• Eroica (1958). It is a psychological drama set in wartime reality.
  • Ashes and Diamonds (1958) is one of the great masterpieces of Polish cinema and the finest Polish realist film.
  • Knife in the water (1962) is a drama film, which was nominated for Best Foreign Language Film at the 1963 Academy Awards
  • The Saragossa Manuscript (1965) is about  the discovery of a mysterious manuscript, which describes an intricate lattice of stories within stories within stories …
  • Illumination (1973)
  • Man of Marble (1977)
  • Interrogation (1982)
  • A Short Film about Love (1989) is a romantic drama
  • Escape from the Liberty Cinema (1990)
  • Ida (2013)

Polish Architecture
Polish architecture is breathtaking! The mastery can be seen in historical buildings and monuments, which always attract tourist’s eyes. They make them wonder, adore, and dig deeper into polish culture.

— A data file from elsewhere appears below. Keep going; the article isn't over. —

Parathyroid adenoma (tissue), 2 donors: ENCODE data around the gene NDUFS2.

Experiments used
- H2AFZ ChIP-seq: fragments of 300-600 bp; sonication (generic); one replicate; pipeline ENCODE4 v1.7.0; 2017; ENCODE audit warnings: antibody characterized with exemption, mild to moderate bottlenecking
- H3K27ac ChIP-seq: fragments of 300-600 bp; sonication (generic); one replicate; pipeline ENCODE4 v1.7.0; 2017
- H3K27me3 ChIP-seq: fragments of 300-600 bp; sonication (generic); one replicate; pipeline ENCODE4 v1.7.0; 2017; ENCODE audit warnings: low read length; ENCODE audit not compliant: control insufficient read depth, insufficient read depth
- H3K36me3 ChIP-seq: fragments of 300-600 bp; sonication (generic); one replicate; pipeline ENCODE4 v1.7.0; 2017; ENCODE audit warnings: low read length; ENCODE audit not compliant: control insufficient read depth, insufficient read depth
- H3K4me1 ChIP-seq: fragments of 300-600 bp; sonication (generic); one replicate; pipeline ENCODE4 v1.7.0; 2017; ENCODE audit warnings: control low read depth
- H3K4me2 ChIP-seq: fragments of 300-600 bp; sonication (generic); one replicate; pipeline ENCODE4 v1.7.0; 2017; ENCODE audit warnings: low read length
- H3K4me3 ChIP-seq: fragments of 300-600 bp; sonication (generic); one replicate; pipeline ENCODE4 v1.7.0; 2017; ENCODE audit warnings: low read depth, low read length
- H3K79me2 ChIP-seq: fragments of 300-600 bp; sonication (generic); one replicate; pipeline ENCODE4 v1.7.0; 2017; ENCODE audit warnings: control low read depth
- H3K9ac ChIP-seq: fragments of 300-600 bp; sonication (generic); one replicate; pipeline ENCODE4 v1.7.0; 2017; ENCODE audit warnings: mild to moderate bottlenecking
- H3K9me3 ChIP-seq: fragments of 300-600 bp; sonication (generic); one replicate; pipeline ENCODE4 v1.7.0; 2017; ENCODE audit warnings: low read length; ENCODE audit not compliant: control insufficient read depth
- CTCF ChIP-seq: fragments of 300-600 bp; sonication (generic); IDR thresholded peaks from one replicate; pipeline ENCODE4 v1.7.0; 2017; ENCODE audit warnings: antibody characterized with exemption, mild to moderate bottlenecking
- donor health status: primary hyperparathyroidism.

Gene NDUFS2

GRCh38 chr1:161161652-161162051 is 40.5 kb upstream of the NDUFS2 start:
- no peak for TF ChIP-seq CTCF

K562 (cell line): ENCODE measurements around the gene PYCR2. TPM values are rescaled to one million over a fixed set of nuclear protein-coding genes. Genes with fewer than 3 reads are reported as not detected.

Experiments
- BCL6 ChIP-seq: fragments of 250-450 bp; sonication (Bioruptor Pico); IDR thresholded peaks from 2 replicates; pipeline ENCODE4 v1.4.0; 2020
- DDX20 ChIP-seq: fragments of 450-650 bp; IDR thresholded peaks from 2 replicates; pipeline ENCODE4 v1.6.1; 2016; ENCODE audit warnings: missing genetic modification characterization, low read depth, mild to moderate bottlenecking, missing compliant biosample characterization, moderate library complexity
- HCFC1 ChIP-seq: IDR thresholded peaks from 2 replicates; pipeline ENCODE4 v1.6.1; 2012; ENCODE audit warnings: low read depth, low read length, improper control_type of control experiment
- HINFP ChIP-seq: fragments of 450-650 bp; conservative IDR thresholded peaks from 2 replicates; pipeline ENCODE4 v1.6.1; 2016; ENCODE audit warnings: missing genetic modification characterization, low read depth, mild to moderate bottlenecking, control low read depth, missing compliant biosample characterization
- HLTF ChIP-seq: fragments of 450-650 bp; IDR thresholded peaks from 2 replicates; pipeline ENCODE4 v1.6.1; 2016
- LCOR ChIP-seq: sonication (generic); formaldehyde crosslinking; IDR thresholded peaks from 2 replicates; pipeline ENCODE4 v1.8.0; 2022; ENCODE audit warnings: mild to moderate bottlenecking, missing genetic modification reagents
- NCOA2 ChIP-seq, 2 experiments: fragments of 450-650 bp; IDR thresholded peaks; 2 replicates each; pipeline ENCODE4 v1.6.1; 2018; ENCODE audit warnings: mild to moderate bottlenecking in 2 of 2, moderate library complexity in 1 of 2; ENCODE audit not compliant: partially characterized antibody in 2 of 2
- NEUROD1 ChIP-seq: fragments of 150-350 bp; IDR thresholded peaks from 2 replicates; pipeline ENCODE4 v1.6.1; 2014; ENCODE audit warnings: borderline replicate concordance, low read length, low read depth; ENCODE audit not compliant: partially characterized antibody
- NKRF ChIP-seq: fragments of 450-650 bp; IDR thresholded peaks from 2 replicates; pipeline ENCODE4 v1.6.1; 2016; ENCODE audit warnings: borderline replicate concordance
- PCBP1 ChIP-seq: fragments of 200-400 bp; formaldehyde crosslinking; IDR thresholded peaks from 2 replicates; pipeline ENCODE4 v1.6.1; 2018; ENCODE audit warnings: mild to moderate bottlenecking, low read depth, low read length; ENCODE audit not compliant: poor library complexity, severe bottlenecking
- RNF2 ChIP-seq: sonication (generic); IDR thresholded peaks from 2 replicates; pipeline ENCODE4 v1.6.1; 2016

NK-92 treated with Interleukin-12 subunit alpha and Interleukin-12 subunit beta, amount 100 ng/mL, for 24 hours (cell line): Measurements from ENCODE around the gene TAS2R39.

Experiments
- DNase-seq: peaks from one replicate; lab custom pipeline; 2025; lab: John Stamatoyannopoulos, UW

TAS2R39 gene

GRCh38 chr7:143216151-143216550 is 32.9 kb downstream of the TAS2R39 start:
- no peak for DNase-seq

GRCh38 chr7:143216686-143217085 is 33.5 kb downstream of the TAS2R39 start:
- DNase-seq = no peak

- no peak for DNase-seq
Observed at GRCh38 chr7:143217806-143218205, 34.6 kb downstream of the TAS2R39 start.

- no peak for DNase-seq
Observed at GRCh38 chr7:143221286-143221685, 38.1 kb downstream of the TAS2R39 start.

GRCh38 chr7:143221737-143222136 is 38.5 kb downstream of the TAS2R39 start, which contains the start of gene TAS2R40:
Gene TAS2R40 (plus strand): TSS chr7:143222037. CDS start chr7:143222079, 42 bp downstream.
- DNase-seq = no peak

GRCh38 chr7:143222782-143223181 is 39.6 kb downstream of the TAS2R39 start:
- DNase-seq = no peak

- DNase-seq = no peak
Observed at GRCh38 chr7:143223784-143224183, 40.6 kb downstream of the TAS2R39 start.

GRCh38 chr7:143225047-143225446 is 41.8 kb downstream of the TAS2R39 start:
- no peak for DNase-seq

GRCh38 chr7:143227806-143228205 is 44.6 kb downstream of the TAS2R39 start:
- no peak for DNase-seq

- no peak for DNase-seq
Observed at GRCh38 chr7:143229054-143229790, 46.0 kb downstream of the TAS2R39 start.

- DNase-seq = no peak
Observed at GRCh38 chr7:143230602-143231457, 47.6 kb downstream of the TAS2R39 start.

Through many years polish architecture has been influenced by various styles, which made it to differ from each other. During XI-XIII centuries, the country was dominated by architecture in Romanesque style. Such buildings were characterized with thick walls and tiny windows. The buildings of such style can be found in Krakow. One of them is Town Hall Tower, at Main Market in Krakow.

pic 2

In XIII century, Gothic style also influenced Polish architecture and now we can enjoy  large windows and gorgeous  soaring towers of Cathedral in Wroclaw.

          The building was almost destroyed when being heavily  bombed by the Red Army in the last days of World War II. Yet, it recovered lots of years of renovation and rebuilding before looking stunning now.